International

How Big Of A Splash Will China’s ‘Social Credit’ Make?

China

Add “social credit” to the list of factors that could influence the Chinese economy — and, perhaps, consumer activity in other parts of the world.

By now you’ve likely read the reports: Millions of Chinese consumers denied flights, train trips and other access to normal economic activities because, in the eyes of government officials and their Big Data grading system, they are considered “discredited.” The system, in the works since at least 2014, seeks to punish people who have committed crimes such as spreading fake news about terrorism or creating problems on flights from riding on transportation for as long as a year.

Reports have indicated that the move meshes with Chinese President Xi Jinping’s plan to create a social credit system that it said on the website is based on the principle of “once untrustworthy, always restricted.”

So, where does China’s social credit system go from here?

First, it helps to understand the goal of the Chinese officials behind the program. “China’s social credit system is an ambitious, technology-driven initiative through which the state seeks to create a central repository of data on natural and legal persons that can be used to monitor, assess and change their actions through incentives of punishment and reward,” according to a recent paper on the topic from the Mercator Institute for China Studies.

In fact, to hear the Chinese government tell it, the social credit system is nothing less than a vital part of the health of the country’s “socialist” system, according to a translation of a government document regarding the topic:

“It is an important method to perfect the Socialist market economy system, accelerating and innovating social governance, and it has an important significance for strengthening the sincerity consciousness of the members of society, forging a desirable credit environment, raising the overall competitiveness of the country and stimulating the development of society and the progress of civilization,” reads a State Council notice from 2014.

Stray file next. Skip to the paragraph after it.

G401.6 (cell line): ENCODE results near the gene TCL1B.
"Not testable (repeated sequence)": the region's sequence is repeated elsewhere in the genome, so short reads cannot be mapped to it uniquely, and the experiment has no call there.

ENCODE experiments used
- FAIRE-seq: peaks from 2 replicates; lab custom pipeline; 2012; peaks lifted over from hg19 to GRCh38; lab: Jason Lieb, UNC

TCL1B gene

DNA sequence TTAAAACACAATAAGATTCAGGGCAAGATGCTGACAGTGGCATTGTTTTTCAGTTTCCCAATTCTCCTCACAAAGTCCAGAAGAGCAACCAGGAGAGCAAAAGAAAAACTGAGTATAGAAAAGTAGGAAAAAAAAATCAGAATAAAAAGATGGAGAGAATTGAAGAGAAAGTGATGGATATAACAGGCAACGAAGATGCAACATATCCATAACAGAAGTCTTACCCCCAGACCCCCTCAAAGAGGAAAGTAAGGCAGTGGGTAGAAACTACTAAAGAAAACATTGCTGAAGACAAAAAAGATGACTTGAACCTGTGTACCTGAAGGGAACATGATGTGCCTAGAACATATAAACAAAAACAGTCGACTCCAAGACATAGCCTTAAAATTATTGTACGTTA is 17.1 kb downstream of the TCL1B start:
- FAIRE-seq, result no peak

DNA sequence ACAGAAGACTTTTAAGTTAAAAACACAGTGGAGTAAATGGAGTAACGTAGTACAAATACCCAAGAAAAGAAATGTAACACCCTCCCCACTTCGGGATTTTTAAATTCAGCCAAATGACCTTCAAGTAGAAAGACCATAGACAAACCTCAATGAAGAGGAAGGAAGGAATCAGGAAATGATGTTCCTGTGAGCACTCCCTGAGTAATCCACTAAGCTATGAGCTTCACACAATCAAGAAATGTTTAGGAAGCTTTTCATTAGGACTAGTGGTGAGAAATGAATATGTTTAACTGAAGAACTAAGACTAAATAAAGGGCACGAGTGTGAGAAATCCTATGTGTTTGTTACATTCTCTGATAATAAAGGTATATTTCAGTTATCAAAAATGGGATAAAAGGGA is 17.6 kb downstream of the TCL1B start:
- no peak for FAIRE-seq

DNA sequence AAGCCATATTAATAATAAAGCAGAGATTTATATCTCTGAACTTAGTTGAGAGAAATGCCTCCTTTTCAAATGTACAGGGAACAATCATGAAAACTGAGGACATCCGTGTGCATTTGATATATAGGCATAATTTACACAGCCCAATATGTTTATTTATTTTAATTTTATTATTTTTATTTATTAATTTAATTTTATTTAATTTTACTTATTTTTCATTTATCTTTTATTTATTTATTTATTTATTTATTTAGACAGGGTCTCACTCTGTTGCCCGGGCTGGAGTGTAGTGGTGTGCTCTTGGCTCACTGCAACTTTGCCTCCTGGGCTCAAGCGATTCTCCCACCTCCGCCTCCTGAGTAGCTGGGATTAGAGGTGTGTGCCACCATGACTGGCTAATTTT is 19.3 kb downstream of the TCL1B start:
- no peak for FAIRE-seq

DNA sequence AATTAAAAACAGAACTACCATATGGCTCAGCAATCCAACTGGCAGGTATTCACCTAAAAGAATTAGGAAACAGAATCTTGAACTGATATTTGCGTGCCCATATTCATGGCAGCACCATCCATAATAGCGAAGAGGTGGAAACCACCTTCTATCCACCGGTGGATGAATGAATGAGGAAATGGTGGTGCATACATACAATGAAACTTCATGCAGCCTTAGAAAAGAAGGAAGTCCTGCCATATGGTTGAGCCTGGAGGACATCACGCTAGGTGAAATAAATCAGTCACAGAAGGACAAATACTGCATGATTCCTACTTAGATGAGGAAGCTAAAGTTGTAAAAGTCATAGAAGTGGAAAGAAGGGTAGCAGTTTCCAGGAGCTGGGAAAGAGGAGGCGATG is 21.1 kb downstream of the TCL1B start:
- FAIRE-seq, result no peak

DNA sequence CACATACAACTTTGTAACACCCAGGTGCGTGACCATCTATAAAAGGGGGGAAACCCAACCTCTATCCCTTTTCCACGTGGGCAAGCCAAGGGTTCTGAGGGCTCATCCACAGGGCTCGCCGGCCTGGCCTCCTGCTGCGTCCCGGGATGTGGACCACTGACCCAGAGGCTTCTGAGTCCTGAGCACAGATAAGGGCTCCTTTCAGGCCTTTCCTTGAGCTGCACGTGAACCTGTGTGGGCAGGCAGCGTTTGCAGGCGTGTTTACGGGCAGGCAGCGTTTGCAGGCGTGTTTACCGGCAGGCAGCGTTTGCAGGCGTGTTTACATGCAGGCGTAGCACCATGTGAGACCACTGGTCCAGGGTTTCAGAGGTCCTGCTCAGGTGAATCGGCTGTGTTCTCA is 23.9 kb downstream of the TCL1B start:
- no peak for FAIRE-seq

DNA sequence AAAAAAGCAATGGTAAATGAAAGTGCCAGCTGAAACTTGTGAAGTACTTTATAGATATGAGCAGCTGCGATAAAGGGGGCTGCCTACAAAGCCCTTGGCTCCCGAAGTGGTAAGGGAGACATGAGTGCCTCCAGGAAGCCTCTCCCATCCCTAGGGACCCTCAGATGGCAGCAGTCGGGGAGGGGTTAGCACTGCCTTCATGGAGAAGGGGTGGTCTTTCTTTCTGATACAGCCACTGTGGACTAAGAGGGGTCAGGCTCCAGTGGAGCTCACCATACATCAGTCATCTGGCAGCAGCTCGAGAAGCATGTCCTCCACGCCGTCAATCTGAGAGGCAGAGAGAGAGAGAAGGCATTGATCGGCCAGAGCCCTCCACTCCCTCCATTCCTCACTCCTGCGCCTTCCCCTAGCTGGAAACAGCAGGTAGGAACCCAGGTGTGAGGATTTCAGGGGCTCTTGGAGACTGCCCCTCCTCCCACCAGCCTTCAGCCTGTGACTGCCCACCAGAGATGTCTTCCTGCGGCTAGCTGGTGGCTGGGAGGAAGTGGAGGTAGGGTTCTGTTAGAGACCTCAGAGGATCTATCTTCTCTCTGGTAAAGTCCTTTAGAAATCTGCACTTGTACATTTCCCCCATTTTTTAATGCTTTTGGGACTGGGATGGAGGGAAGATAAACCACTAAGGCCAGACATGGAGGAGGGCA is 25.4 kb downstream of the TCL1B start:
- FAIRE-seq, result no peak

That’s a grand vision, and not all grand visions make it fully into reality. But given the population of China and the size of its economy, even partial implementation would bring significant impacts.

“Even if the full vision of the system is not realized, the scope of this project is massive and will transform China’s legal, social and economic environment significantly,” Mercator said in its report.

It is not yet clear how the social credit system will mesh with China’s development of digital payments and eCommerce, though authorities have worked with Alibaba-owned Sesame Credit Management, Ant Financial and Tencent Credit Bureau Co. to build the system. Even amid that unclarity, observers and critics of the social credit system wonder if it — much like the recently enacted General Data Protection Regulation in the European Union — will essentially apply to companies and consumers throughout the world.

For instance, the Mercator report cautioned “that the provision of social credit scoring services from commercial players such as Alibaba and Tencent, who are simultaneously expanding their global reach, raises questions regarding the extent to which the social credit system will collect and use data generated outside of China’s borders. If considered successful, China’s social credit system may eventually even become a model for other countries in the future.”

Current plans calls for China to roll out its full social credit system by 2020, according to numerous sources, and accompanies a general trend toward more top-down control by the country’s Communist leaders. The system, as being used now, assigns 1,000 points to each resident, with points deducted for traffic tickets and other social missteps, and points awarded for, say, volunteer activities, according to a recent examination in Foreign Policy.

Businesses do not get a pass from the system, with their scores determined by such factors as fines and timely tax payments. According to Foreign Policy, “high-scoring businesses pass through fewer hoops in public tenders and get better loan conditions.”

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